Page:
By KHRISNA RUSSELL
Tribune Chief Reporter
ENVIRONMENTALISTS will learn on Saturday whether Justice Petra Hanna-Adderley will grant their application for a stay of Bahamas Petroleum Company’s exploratory oil well drilling.
However, with that drilling already started last Sunday, one of BPC’s attorneys Clare Montgomery, QC, contended that it is virtually impossible to halt it.
Attorneys for all sides were in the Supreme Court Friday for a hearing on an application for judicial review of the government’s decision making process regarding the approvals for BPC to drill for oil in Bahamian waters.
Justice Hanna-Adderley did not make a decision on that judicial review application nor did she decide on on the stay of drilling.
However, during the proceedings, she noted that she was minded to refuse one part of environmentalists’ application, specifically decisions taken by government in February and April as well as a request to apply for those which were out of time based on filed documents alone.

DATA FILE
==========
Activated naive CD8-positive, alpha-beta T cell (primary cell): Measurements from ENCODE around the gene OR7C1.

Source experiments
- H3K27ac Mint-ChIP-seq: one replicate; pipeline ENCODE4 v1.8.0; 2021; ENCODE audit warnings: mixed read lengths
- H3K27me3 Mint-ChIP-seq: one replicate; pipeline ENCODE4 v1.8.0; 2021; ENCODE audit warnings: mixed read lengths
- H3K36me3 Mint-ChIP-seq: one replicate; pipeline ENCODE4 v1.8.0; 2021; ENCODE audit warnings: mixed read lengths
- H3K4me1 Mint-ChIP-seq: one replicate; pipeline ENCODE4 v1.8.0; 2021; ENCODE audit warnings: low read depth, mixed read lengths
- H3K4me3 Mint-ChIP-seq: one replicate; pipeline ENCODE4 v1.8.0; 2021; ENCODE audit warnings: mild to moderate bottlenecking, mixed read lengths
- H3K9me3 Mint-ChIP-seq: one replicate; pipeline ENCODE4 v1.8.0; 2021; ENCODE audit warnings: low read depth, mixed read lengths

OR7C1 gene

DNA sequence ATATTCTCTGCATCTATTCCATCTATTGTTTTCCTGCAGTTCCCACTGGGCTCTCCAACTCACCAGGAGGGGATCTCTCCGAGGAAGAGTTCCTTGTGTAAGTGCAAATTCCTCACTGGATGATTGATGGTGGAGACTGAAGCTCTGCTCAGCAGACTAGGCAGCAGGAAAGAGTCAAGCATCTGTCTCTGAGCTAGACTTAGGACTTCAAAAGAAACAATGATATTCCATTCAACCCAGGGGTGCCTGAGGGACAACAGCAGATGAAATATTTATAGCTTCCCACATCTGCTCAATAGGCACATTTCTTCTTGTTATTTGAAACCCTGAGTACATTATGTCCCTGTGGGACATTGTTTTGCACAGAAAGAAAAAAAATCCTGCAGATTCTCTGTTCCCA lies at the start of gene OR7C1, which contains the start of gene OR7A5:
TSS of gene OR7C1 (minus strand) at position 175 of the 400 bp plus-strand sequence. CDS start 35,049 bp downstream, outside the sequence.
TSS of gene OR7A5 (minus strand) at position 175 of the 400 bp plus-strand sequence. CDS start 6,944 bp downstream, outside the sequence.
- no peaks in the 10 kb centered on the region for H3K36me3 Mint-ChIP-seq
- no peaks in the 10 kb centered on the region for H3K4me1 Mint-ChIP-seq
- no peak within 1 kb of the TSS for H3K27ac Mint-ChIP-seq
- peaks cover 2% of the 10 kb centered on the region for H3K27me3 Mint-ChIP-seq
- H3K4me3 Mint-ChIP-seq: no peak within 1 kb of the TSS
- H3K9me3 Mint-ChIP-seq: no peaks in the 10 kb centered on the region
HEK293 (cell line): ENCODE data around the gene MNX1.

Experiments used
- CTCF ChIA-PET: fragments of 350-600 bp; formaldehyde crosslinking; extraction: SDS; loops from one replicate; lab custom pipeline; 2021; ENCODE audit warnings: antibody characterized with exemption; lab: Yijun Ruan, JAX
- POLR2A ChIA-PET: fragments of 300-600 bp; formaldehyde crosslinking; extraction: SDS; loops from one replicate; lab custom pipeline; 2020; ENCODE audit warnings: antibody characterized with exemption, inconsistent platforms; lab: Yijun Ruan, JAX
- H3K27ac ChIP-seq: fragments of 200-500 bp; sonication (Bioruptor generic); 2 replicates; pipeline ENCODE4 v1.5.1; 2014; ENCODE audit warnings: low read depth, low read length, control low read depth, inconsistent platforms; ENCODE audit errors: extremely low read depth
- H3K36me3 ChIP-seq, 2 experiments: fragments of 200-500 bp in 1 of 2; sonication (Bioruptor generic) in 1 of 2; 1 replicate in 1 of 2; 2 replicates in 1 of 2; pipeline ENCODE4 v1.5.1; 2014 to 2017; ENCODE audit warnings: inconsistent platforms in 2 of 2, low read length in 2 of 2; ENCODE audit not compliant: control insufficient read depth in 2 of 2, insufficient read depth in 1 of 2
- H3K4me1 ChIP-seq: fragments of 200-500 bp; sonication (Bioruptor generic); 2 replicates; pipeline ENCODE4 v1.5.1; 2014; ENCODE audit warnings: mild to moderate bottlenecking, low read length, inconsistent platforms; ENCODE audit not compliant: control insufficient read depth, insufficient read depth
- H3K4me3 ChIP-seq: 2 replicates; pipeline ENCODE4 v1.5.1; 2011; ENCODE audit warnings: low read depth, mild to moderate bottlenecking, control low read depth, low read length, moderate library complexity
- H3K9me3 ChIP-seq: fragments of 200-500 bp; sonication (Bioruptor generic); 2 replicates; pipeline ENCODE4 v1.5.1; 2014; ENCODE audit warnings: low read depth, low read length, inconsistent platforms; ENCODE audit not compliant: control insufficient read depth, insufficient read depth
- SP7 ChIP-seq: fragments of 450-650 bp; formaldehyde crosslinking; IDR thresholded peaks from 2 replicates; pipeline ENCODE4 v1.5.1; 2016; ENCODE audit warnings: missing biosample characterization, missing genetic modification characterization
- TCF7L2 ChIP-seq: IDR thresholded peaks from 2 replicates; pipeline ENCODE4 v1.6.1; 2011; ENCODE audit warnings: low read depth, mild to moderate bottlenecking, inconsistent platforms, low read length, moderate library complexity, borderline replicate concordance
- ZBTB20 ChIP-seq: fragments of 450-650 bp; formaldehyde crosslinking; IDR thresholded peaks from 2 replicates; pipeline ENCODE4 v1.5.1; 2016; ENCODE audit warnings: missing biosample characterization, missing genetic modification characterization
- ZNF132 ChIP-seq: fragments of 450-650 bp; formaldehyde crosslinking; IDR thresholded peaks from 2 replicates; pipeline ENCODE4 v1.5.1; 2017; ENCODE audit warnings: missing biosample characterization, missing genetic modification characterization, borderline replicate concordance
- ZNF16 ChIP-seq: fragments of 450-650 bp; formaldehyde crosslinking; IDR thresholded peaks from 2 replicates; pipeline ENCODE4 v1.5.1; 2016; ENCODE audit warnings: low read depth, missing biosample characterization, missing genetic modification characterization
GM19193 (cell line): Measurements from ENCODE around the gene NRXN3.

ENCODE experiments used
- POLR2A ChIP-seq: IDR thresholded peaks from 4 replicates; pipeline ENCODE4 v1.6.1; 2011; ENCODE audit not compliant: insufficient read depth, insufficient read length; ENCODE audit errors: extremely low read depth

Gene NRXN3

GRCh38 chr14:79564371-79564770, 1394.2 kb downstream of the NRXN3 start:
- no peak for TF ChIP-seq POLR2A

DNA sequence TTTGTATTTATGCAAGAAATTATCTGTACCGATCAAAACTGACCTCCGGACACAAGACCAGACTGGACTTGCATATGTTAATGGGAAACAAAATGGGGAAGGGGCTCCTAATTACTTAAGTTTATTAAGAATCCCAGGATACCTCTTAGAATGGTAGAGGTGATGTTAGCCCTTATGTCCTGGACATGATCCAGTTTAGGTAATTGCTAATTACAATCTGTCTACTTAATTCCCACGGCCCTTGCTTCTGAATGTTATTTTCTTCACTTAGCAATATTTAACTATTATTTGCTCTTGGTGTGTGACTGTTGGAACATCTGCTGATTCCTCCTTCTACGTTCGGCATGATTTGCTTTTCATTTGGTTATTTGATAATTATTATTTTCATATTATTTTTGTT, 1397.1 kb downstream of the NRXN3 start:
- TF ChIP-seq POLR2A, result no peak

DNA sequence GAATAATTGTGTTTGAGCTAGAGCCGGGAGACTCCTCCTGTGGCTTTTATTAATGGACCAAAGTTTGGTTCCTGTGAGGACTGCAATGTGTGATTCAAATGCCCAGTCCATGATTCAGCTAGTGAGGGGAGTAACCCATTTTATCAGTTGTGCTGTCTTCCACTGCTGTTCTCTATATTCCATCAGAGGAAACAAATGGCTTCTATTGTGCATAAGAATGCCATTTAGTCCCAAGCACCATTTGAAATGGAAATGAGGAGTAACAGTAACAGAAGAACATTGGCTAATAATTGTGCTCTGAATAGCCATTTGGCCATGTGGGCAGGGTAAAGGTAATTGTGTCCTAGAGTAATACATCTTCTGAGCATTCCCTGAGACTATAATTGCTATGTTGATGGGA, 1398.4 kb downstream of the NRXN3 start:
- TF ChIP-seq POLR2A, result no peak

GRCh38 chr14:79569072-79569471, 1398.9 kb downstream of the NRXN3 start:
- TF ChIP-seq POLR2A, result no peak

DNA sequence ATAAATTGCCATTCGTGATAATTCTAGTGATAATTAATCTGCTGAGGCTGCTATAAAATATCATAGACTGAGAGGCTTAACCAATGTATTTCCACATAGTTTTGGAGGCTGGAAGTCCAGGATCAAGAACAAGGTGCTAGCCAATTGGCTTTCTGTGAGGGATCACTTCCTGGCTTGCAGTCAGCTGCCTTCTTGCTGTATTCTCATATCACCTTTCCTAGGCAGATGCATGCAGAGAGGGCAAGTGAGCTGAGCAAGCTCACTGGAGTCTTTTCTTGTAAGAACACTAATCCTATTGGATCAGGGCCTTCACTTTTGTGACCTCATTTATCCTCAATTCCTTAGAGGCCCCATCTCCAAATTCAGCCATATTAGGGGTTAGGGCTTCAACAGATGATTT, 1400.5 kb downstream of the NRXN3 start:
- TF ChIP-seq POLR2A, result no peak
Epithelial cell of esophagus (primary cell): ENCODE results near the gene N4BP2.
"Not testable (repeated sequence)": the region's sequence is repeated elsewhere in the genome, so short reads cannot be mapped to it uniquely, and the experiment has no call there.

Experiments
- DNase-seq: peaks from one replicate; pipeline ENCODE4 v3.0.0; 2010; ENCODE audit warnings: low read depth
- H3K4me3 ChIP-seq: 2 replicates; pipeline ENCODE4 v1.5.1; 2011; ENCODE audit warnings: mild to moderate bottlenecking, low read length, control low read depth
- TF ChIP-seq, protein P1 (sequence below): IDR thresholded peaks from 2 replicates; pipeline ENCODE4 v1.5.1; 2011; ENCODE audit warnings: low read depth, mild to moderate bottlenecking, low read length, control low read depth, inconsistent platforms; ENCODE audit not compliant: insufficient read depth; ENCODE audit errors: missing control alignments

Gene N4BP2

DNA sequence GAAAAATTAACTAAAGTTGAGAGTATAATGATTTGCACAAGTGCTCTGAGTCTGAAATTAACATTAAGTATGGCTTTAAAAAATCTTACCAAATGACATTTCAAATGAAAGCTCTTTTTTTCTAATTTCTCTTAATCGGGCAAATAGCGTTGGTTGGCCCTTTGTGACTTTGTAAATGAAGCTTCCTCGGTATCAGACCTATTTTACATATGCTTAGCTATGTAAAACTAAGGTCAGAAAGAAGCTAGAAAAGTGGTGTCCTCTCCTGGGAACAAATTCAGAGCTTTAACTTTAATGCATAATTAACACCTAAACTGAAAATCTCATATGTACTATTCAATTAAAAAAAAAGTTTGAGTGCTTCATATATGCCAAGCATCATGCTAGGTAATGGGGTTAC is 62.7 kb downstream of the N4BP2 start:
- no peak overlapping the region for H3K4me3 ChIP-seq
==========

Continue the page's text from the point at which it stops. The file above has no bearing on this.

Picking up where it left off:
Earlier this month, environmental groups Waterkeeper Bahamas Limited and Coalition to Protect Clifton Bay filed an application for leave to bring judicial review proceedings against the decision to approve exploratory oil drilling in The Bahamas.
Today, Supreme Court Justice Petra Hanna-Adderley denied the application for leave to bring the application out of time with the respect to the February and April decisions only.
In response, Fred Smith, QC, the attorney representing the applicants insisted that this could not be done without an actual hearing, pointing to Supreme Court Rule 53 (3).
This rule states that a judge may determine application without a hearing, unless a hearing is requested in the notice of application and need not sit in open court and in any case, the registry shall serve a copy of the judge’s order on the applicant - provided that in no case shall leave be refused without giving the applicant a hearing.
Justice Hanna-Adderly said she would consider this also and advise on Saturday.
It is also the intention to have several other grounds for judicial review, in relation to government’s decision in August and November, to go to a hearing.